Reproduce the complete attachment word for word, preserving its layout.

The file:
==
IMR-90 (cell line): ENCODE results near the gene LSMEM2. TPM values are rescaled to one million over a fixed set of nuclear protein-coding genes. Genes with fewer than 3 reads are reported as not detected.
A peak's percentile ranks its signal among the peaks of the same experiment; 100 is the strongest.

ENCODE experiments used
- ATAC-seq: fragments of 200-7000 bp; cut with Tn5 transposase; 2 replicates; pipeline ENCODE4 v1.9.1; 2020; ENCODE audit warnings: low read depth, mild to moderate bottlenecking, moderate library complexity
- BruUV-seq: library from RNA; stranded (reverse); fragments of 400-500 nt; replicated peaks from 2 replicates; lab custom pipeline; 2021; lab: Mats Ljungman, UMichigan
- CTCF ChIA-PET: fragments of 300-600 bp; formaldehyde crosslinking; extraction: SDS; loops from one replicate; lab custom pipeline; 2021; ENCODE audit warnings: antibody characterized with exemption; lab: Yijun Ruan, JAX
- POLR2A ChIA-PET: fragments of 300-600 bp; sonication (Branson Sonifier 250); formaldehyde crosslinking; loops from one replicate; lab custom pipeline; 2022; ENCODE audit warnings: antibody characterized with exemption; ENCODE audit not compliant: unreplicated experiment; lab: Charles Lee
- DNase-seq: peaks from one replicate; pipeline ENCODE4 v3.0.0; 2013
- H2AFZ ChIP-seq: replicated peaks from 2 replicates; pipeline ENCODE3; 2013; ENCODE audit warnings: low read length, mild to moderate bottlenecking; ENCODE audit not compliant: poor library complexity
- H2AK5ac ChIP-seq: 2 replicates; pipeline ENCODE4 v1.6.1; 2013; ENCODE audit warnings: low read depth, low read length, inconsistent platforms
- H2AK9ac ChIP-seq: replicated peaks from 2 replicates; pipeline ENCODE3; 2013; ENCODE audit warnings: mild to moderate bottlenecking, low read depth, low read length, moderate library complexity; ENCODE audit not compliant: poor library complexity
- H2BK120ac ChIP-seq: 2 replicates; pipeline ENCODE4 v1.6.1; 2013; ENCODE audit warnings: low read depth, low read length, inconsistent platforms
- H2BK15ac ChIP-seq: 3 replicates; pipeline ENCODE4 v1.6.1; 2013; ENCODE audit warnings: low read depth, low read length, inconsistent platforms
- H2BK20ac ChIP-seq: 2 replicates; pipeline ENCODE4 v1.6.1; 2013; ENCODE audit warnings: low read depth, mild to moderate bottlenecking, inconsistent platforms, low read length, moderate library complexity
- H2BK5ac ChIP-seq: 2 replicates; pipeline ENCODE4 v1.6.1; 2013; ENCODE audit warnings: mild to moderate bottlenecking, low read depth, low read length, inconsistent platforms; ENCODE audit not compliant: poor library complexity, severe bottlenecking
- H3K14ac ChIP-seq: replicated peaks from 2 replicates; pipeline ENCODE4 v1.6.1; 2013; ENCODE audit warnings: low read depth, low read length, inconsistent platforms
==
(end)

IMR-90 (cell line): ENCODE results near the gene LSMEM2. TPM values are rescaled to one million over a fixed set of nuclear protein-coding genes. Genes with fewer than 3 reads are reported as not detected.
A peak's percentile ranks its signal among the peaks of the same experiment; 100 is the strongest.

ENCODE experiments used
- ATAC-seq: fragments of 200-7000 bp; cut with Tn5 transposase; 2 replicates; pipeline ENCODE4 v1.9.1; 2020; ENCODE audit warnings: low read depth, mild to moderate bottlenecking, moderate library complexity
- BruUV-seq: library from RNA; stranded (reverse); fragments of 400-500 nt; replicated peaks from 2 replicates; lab custom pipeline; 2021; lab: Mats Ljungman, UMichigan
- CTCF ChIA-PET: fragments of 300-600 bp; formaldehyde crosslinking; extraction: SDS; loops from one replicate; lab custom pipeline; 2021; ENCODE audit warnings: antibody characterized with exemption; lab: Yijun Ruan, JAX
- POLR2A ChIA-PET: fragments of 300-600 bp; sonication (Branson Sonifier 250); formaldehyde crosslinking; loops from one replicate; lab custom pipeline; 2022; ENCODE audit warnings: antibody characterized with exemption; ENCODE audit not compliant: unreplicated experiment; lab: Charles Lee
- DNase-seq: peaks from one replicate; pipeline ENCODE4 v3.0.0; 2013
- H2AFZ ChIP-seq: replicated peaks from 2 replicates; pipeline ENCODE3; 2013; ENCODE audit warnings: low read length, mild to moderate bottlenecking; ENCODE audit not compliant: poor library complexity
- H2AK5ac ChIP-seq: 2 replicates; pipeline ENCODE4 v1.6.1; 2013; ENCODE audit warnings: low read depth, low read length, inconsistent platforms
- H2AK9ac ChIP-seq: replicated peaks from 2 replicates; pipeline ENCODE3; 2013; ENCODE audit warnings: mild to moderate bottlenecking, low read depth, low read length, moderate library complexity; ENCODE audit not compliant: poor library complexity
- H2BK120ac ChIP-seq: 2 replicates; pipeline ENCODE4 v1.6.1; 2013; ENCODE audit warnings: low read depth, low read length, inconsistent platforms
- H2BK15ac ChIP-seq: 3 replicates; pipeline ENCODE4 v1.6.1; 2013; ENCODE audit warnings: low read depth, low read length, inconsistent platforms
- H2BK20ac ChIP-seq: 2 replicates; pipeline ENCODE4 v1.6.1; 2013; ENCODE audit warnings: low read depth, mild to moderate bottlenecking, inconsistent platforms, low read length, moderate library complexity
- H2BK5ac ChIP-seq: 2 replicates; pipeline ENCODE4 v1.6.1; 2013; ENCODE audit warnings: mild to moderate bottlenecking, low read depth, low read length, inconsistent platforms; ENCODE audit not compliant: poor library complexity, severe bottlenecking
- H3K14ac ChIP-seq: replicated peaks from 2 replicates; pipeline ENCODE4 v1.6.1; 2013; ENCODE audit warnings: low read depth, low read length, inconsistent platforms